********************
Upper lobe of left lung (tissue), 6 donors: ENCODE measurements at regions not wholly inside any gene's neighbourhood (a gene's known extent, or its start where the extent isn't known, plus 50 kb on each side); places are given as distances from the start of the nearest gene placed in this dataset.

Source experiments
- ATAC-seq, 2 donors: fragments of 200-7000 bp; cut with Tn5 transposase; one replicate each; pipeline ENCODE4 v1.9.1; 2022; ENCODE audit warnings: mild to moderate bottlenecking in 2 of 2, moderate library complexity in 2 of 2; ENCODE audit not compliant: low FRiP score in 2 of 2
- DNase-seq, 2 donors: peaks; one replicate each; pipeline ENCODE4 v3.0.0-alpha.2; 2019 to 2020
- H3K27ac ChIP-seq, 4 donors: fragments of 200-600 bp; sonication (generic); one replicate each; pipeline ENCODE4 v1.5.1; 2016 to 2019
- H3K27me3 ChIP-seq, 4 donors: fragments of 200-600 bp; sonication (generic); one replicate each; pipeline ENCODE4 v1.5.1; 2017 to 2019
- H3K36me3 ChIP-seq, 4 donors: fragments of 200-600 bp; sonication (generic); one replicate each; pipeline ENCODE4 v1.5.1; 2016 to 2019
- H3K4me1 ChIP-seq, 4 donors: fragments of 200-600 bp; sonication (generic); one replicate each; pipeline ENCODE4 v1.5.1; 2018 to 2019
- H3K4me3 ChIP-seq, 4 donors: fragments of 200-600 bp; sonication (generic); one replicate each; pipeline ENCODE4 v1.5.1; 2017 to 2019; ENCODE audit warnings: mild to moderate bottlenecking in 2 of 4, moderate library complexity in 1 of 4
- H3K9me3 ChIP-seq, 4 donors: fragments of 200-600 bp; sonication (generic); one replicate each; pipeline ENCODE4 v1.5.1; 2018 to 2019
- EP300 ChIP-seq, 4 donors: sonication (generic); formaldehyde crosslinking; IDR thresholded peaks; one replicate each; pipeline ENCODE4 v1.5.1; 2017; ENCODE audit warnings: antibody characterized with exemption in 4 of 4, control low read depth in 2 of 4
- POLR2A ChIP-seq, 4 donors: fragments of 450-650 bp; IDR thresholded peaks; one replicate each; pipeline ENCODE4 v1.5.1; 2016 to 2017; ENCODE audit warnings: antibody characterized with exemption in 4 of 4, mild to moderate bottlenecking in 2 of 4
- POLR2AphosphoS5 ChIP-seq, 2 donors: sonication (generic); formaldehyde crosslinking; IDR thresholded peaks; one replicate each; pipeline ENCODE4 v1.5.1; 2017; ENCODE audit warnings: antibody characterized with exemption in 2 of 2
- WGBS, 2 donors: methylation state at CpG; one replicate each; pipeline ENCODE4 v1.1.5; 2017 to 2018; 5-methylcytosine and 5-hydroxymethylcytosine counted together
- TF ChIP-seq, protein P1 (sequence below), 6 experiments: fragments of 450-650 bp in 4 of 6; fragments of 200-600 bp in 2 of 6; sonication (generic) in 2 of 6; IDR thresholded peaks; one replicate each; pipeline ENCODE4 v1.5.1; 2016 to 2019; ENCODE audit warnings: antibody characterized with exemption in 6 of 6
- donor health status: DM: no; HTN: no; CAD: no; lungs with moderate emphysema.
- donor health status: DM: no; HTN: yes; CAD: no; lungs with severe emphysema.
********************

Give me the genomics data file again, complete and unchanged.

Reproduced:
Upper lobe of left lung (tissue), 6 donors: ENCODE measurements at regions not wholly inside any gene's neighbourhood (a gene's known extent, or its start where the extent isn't known, plus 50 kb on each side); places are given as distances from the start of the nearest gene placed in this dataset.

Source experiments
- ATAC-seq, 2 donors: fragments of 200-7000 bp; cut with Tn5 transposase; one replicate each; pipeline ENCODE4 v1.9.1; 2022; ENCODE audit warnings: mild to moderate bottlenecking in 2 of 2, moderate library complexity in 2 of 2; ENCODE audit not compliant: low FRiP score in 2 of 2
- DNase-seq, 2 donors: peaks; one replicate each; pipeline ENCODE4 v3.0.0-alpha.2; 2019 to 2020
- H3K27ac ChIP-seq, 4 donors: fragments of 200-600 bp; sonication (generic); one replicate each; pipeline ENCODE4 v1.5.1; 2016 to 2019
- H3K27me3 ChIP-seq, 4 donors: fragments of 200-600 bp; sonication (generic); one replicate each; pipeline ENCODE4 v1.5.1; 2017 to 2019
- H3K36me3 ChIP-seq, 4 donors: fragments of 200-600 bp; sonication (generic); one replicate each; pipeline ENCODE4 v1.5.1; 2016 to 2019
- H3K4me1 ChIP-seq, 4 donors: fragments of 200-600 bp; sonication (generic); one replicate each; pipeline ENCODE4 v1.5.1; 2018 to 2019
- H3K4me3 ChIP-seq, 4 donors: fragments of 200-600 bp; sonication (generic); one replicate each; pipeline ENCODE4 v1.5.1; 2017 to 2019; ENCODE audit warnings: mild to moderate bottlenecking in 2 of 4, moderate library complexity in 1 of 4
- H3K9me3 ChIP-seq, 4 donors: fragments of 200-600 bp; sonication (generic); one replicate each; pipeline ENCODE4 v1.5.1; 2018 to 2019
- EP300 ChIP-seq, 4 donors: sonication (generic); formaldehyde crosslinking; IDR thresholded peaks; one replicate each; pipeline ENCODE4 v1.5.1; 2017; ENCODE audit warnings: antibody characterized with exemption in 4 of 4, control low read depth in 2 of 4
- POLR2A ChIP-seq, 4 donors: fragments of 450-650 bp; IDR thresholded peaks; one replicate each; pipeline ENCODE4 v1.5.1; 2016 to 2017; ENCODE audit warnings: antibody characterized with exemption in 4 of 4, mild to moderate bottlenecking in 2 of 4
- POLR2AphosphoS5 ChIP-seq, 2 donors: sonication (generic); formaldehyde crosslinking; IDR thresholded peaks; one replicate each; pipeline ENCODE4 v1.5.1; 2017; ENCODE audit warnings: antibody characterized with exemption in 2 of 2
- WGBS, 2 donors: methylation state at CpG; one replicate each; pipeline ENCODE4 v1.1.5; 2017 to 2018; 5-methylcytosine and 5-hydroxymethylcytosine counted together
- TF ChIP-seq, protein P1 (sequence below), 6 experiments: fragments of 450-650 bp in 4 of 6; fragments of 200-600 bp in 2 of 6; sonication (generic) in 2 of 6; IDR thresholded peaks; one replicate each; pipeline ENCODE4 v1.5.1; 2016 to 2019; ENCODE audit warnings: antibody characterized with exemption in 6 of 6
- donor health status: DM: no; HTN: no; CAD: no; lungs with moderate emphysema.
- donor health status: DM: no; HTN: yes; CAD: no; lungs with severe emphysema.